Plan B crashes before vote, Obama vows to press ahead

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SummaryPresident Barack Obama says he’ll press ahead with Congress to prevent across-the-board tax increases set to strike taxpayers January 1 after Republican Party leaders in the House of Representatives unexpectedly put off a vote on legislation calling for higher rates on million-dollar earners.

President Barack Obama says he’ll press ahead with Congress to prevent across-the-board tax increases set to strike taxpayers January 1 after Republican Party leaders in the House of Representatives unexpectedly put off a vote on legislation calling for higher rates on million-dollar earners.

The measure “did not have sufficient support from our members to pass”, House speaker John Boehner, the Republican speaker in the House, conceded in a brief statement when the vote was abruptly scrapped on Thursday evening.

At the White House, press secretary Jay Carney said that Obama’s “main priority is to ensure that taxes don’t go up on 98% of Americans and 97% of small businesses”, citing statistics associated with Obama’s campaign promise to increase top tax rates on households earning more than $250,000 a year.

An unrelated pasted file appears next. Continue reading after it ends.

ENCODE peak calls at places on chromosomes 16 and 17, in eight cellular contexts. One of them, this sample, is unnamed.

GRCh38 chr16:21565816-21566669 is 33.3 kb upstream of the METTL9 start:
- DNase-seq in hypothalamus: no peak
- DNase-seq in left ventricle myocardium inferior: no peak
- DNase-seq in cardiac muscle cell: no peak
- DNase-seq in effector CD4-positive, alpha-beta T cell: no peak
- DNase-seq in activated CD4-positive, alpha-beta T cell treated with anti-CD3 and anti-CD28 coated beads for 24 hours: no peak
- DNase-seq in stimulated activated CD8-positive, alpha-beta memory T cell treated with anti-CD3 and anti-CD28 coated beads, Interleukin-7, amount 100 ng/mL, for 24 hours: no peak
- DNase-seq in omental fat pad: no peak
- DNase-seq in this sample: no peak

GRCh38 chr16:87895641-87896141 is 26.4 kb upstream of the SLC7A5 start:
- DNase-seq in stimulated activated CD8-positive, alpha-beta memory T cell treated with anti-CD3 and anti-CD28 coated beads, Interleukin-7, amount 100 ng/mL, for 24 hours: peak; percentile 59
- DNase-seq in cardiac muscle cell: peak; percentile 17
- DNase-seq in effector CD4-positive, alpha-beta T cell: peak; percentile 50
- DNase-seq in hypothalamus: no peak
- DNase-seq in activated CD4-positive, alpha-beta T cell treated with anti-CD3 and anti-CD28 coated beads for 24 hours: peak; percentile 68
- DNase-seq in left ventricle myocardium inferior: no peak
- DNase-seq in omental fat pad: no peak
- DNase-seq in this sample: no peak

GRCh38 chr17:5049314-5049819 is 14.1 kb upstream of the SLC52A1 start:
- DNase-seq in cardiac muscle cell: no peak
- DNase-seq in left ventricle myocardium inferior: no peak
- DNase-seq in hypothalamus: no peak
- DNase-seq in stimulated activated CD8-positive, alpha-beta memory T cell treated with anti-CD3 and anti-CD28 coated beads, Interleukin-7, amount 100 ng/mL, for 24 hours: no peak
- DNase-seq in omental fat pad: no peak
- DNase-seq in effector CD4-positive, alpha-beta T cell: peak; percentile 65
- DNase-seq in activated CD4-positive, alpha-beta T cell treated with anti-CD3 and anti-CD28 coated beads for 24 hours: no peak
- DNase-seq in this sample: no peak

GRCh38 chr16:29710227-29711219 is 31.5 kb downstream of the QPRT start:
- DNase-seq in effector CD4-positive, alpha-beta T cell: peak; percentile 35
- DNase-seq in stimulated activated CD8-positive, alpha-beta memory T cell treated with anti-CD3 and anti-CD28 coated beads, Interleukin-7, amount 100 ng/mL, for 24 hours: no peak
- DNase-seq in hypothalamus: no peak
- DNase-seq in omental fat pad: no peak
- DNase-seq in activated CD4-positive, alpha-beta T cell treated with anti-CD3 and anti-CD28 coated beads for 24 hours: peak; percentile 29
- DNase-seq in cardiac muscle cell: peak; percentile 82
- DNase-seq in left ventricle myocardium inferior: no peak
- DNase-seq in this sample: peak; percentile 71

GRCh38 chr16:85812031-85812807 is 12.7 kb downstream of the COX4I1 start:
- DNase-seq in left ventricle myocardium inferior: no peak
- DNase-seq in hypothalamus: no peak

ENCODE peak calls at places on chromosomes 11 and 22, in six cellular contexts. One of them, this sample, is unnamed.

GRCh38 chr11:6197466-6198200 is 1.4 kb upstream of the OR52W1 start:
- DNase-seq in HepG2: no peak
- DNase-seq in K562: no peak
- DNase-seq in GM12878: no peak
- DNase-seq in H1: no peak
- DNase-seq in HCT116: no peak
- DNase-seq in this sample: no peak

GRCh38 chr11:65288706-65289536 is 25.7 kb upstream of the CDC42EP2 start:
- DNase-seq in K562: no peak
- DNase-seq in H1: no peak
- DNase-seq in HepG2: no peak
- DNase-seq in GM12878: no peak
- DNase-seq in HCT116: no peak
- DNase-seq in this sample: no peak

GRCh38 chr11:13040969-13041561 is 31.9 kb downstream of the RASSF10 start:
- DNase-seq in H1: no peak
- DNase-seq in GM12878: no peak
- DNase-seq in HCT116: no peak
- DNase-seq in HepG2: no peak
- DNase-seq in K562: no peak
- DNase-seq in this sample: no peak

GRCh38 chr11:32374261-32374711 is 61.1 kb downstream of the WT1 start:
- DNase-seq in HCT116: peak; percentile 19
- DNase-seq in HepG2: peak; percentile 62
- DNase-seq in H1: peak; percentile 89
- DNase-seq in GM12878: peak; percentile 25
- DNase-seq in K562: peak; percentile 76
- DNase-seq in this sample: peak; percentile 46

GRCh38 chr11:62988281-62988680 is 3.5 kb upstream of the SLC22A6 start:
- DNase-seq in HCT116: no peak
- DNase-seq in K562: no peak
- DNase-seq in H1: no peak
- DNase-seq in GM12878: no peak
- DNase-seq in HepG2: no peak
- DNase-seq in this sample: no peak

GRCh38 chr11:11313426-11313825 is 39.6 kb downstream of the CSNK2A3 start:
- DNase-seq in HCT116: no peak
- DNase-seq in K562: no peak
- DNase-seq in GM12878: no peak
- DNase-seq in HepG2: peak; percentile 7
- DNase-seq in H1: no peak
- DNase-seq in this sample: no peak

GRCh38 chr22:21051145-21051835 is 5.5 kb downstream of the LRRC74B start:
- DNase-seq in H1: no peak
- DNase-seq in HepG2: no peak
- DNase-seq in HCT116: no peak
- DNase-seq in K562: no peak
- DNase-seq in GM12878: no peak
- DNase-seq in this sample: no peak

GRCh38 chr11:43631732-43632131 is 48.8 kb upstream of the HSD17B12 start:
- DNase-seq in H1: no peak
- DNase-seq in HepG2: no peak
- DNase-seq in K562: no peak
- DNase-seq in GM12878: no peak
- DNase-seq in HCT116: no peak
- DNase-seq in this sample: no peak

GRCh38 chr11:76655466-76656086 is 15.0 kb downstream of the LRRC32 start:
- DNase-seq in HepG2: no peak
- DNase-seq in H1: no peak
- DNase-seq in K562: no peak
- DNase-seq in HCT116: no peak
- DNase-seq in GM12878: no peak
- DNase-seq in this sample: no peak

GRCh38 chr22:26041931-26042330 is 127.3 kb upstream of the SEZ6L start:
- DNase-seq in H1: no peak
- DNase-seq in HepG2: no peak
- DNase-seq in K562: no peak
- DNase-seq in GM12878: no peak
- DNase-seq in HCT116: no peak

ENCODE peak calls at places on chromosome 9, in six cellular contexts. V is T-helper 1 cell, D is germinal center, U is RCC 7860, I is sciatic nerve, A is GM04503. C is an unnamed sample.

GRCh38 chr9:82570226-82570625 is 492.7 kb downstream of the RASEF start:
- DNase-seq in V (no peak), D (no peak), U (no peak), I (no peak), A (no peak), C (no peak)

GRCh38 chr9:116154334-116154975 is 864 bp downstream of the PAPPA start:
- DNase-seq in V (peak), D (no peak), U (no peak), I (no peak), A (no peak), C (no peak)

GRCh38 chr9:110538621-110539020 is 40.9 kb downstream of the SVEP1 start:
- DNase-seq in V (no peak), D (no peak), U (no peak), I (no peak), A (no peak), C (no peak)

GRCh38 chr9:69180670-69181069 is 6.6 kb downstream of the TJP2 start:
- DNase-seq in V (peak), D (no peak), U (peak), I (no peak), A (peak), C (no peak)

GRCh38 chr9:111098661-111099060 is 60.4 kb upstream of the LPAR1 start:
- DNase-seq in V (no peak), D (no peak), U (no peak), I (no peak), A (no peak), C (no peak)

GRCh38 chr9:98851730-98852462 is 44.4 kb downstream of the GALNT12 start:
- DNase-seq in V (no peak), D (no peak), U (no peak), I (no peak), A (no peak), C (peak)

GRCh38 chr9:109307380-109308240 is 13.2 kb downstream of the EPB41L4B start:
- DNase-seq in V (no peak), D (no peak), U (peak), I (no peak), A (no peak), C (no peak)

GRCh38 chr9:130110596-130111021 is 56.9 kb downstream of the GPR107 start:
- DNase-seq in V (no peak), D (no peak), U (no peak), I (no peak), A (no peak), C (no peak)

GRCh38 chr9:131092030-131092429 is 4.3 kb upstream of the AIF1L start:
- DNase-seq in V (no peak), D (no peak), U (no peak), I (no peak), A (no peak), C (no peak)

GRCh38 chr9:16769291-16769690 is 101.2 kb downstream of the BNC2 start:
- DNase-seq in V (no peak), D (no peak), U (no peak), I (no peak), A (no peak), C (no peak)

“The President will work with Congress to get this done and we are hopeful that we will be able to find a bipartisan solution quickly that protects the middle class and our economy,’’ Carney said. Pointedly, the statement didn’t say whether Obama would work with Boehner to revive stalled talks with Boehner or turn to the Democratic-controlled Senate to try to salvage the situation.

Boehner’s attempt to tactically retreat from a longstanding promise to maintain Bush-era tax rates for all was designed to gain at least some leverage against Obama and Senate Democrats in the fiscal cliff endgame. Thursday’s drama was a major personal defeat for the speaker, who retains the respect and affection of his tea party-infused conference, but sometimes has great difficulty in getting them to follow his leadership.

Boehner’s Plan B was crafted to prevent tax increases set to kick in on January 1, 2013, on virtually every taxpayer. But a provision that would have let rates rise for those at the upper income range — a violation of long-standing Republican orthodoxy — triggered the opposition of anti-tax lawmakers inside the party. The hope was that successful House action on the measure would force Senate Democrats to respond. But Senate Majority leader Harry Reid, a Democrat, made it clear that Plan B would have been dead on arrival in the Senate. “Speaker Boehner’s plans are non-starters in the Senate,’’ Reid said.

Boehner announced he would move to Plan B after testing the waters with fellow Republicans regarding a possible pact with Obama on tax increases of $1 trillion — including the breakthrough proposal on higher tax rates. He found them not very receptive.

The House

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